(CD on Oaf Records www.thebags.org)


A much welcomed reissue from these Bostonians, also known as Swamp Oaf and sometimes Ebenezer and the Foul Balls, whose take on the plaid-shirted power-trio thang showed that they had a perfect right to dance on the hats of most of their contemporaries over in Seattle - Mudhoney being an honourable exception. This collection, originally with a working title of 'Rockwell', comprised of two 'concepts' running in tandem: a compacted 23 minutes Rock Opera called 'Waiting for Maloney' which dealt with an imaginary friend/band muse's prowess on a mysterious instrument called "the grand mythooza" (huh?), and the twelve burn-ups in a third album era Dictators sphere that constitutes 'Corn People'. When the tapes were presented to Stanton Park Records boss Aram Heller, the idea was for their to be a vinyl and a CD release, but the purse strings couldn't quite stretch to both formats. Consequently the Stanton Park CD emerged in 1991, while the vinyl was farmed out to Italy's Helter Skelter Records label in 1992.

    Fourteen years on the album still retains its energy levels and invention. Phil McMullen's Ptolemaic Terrascope review from an April 1991 issue still holds true to this very day [ good to know that, cheers Steve - P. ] - his frothing [ frothing?! ] over guitarist Crispin Wood's piece of resistance 'Movin' To The Country' is heartily endorsed and rubber-stamped by yours truly further on down the time coast in April 2006.

    As CD space isn't infinite, the fourth side of the vinyl edition is missing in action, but is apparently destined for a future rarities compilation. However, to bolster up the timings, both sides of their seven-incher have been included: the hip 'Dr Lb', lyrically a cross between the Other Half's 'Mr Pharmacist' and Little Feat's 'Rock 'n' Roll Doctor', while 'Frilly Underwear' seems to mobilize Tom Jones' Vegas audience into taking to the streets.... "wave it high, up in the sky, frilly frilly underwear!"

   So there we have it - three men coming over the brow, armed with a battered valise bulging with comely riffs. Adopt a Bag today. (Steve Pescott)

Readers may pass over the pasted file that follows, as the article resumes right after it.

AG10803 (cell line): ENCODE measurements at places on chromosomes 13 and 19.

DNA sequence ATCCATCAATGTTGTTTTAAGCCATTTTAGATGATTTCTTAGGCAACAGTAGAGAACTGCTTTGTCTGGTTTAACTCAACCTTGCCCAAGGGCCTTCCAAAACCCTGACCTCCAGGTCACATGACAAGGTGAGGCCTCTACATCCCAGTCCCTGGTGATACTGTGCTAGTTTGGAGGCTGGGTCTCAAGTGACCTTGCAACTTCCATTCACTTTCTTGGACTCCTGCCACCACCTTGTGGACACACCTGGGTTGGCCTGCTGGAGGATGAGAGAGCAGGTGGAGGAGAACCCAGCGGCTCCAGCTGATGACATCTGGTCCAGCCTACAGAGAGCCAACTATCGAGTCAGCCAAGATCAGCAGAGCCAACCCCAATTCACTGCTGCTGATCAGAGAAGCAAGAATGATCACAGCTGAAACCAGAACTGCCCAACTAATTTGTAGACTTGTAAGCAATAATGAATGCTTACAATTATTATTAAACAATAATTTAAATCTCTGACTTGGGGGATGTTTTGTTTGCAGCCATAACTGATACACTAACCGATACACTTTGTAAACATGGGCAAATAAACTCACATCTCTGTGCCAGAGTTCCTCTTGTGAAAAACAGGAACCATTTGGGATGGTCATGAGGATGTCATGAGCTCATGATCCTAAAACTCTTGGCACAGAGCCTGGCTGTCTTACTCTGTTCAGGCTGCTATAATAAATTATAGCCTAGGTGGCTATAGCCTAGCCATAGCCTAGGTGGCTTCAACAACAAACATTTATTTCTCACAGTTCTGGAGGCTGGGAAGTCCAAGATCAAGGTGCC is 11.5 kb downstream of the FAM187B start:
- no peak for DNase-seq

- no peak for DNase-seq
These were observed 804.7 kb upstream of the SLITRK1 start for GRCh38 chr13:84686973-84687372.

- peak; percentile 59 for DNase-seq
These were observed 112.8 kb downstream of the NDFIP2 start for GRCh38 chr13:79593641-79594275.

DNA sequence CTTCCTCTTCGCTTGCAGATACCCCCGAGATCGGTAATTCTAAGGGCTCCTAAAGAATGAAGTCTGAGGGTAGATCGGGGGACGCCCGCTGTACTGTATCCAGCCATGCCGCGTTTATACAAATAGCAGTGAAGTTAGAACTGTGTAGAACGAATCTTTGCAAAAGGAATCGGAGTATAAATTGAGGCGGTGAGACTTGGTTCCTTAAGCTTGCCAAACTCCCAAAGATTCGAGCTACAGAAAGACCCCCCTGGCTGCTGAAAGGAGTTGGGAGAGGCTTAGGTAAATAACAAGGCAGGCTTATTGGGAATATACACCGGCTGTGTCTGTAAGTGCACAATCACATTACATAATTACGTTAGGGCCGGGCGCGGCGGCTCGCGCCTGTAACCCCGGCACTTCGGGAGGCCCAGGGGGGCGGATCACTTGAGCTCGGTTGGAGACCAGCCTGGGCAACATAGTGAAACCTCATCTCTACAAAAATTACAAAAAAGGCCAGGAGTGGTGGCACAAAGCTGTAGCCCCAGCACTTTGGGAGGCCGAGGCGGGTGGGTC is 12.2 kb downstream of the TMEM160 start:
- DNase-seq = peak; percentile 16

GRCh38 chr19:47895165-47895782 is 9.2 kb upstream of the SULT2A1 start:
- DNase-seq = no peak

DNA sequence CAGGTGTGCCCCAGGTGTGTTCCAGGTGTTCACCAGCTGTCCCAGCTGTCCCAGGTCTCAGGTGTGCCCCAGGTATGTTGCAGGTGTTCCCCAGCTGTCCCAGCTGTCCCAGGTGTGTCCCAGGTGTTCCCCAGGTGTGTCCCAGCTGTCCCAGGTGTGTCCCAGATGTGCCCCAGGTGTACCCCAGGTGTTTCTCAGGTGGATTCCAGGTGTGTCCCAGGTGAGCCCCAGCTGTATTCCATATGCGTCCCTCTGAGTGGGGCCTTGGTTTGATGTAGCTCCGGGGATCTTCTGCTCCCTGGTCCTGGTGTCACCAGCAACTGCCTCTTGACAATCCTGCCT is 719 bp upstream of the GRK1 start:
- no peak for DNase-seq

(CD-R on Musicyourmindwillloveyou, http://mymwly.blogspot.com)


(CD-R on Barl Fire, http://homepages.tesco.net/~beautiful.day/Barl_Fire_Recordings.htm)


    The Norwegian duo of Sindre Bjerga and Jan Iversen has the kind of exploding nebula of a discography that makes one a little suspicious – you have to wonder if the pipes aren't being clogged with the busywork of a 100 fragmented CD-R labels with more enthusiasm than good judgement. Luckily, this talented experimental duo constantly mutates their thing, as demonstrated on their justly lauded 'Lighthouse Tapes' series, and releases like this pair.  

    'Smoke-Filled Mirrors' forms part of the duo prolific 2005 work, being recorded and mixed in June least year as part of the 'Hovden Tapes' sessions. One could almost consider it an EP, since it is comprised of a single track eponymous of around 27 minute's duration. It starts will a cloud of electronics, oscillating drones, nether-shortwave voices and associated detritus conjure a dysfunctional machine-shop ambience. Odd, whirs, clanks, rattles and the sounds of broken machines inhabit the sound stage like the ghosts of impending failure that flow through the wires and fluid lines of a badly maintained third-world passenger airliner as the clock of its existence winds down. Warning lights go on and off, caution tones bleep but there is no one around to hear them but us, and we don't care. Signal waves roll onto tape in the black box of this grim industrial symphony, and eventually all the components begin to scream in unison and they figure out their number is up. There is power here, and a certain industrial revolution beauty, but no peace, and all of the possible resolutions obey the third law of thermodynamics. The machine dies, and its ghost moves on.